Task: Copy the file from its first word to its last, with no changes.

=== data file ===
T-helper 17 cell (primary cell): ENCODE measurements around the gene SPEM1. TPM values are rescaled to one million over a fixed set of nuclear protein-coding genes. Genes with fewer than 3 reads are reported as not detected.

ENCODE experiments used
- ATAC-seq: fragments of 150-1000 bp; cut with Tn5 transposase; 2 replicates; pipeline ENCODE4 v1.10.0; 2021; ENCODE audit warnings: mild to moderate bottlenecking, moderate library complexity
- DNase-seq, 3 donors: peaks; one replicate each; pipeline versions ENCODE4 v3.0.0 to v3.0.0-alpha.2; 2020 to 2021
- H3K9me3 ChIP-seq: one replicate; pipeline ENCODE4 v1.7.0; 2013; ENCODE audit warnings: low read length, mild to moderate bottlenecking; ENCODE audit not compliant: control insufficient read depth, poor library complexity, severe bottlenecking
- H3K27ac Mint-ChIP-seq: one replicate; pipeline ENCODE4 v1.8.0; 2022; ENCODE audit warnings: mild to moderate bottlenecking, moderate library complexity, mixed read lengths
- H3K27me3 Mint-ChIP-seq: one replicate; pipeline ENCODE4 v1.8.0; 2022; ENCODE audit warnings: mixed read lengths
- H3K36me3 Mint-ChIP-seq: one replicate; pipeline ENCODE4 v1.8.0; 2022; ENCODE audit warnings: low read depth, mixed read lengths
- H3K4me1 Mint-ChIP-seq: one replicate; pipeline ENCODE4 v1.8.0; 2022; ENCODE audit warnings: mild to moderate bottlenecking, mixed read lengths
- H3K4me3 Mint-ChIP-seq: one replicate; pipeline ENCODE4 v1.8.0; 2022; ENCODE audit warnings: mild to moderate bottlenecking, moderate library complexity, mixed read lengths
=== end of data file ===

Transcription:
T-helper 17 cell (primary cell): ENCODE measurements around the gene SPEM1. TPM values are rescaled to one million over a fixed set of nuclear protein-coding genes. Genes with fewer than 3 reads are reported as not detected.

ENCODE experiments used
- ATAC-seq: fragments of 150-1000 bp; cut with Tn5 transposase; 2 replicates; pipeline ENCODE4 v1.10.0; 2021; ENCODE audit warnings: mild to moderate bottlenecking, moderate library complexity
- DNase-seq, 3 donors: peaks; one replicate each; pipeline versions ENCODE4 v3.0.0 to v3.0.0-alpha.2; 2020 to 2021
- H3K9me3 ChIP-seq: one replicate; pipeline ENCODE4 v1.7.0; 2013; ENCODE audit warnings: low read length, mild to moderate bottlenecking; ENCODE audit not compliant: control insufficient read depth, poor library complexity, severe bottlenecking
- H3K27ac Mint-ChIP-seq: one replicate; pipeline ENCODE4 v1.8.0; 2022; ENCODE audit warnings: mild to moderate bottlenecking, moderate library complexity, mixed read lengths
- H3K27me3 Mint-ChIP-seq: one replicate; pipeline ENCODE4 v1.8.0; 2022; ENCODE audit warnings: mixed read lengths
- H3K36me3 Mint-ChIP-seq: one replicate; pipeline ENCODE4 v1.8.0; 2022; ENCODE audit warnings: low read depth, mixed read lengths
- H3K4me1 Mint-ChIP-seq: one replicate; pipeline ENCODE4 v1.8.0; 2022; ENCODE audit warnings: mild to moderate bottlenecking, mixed read lengths
- H3K4me3 Mint-ChIP-seq: one replicate; pipeline ENCODE4 v1.8.0; 2022; ENCODE audit warnings: mild to moderate bottlenecking, moderate library complexity, mixed read lengths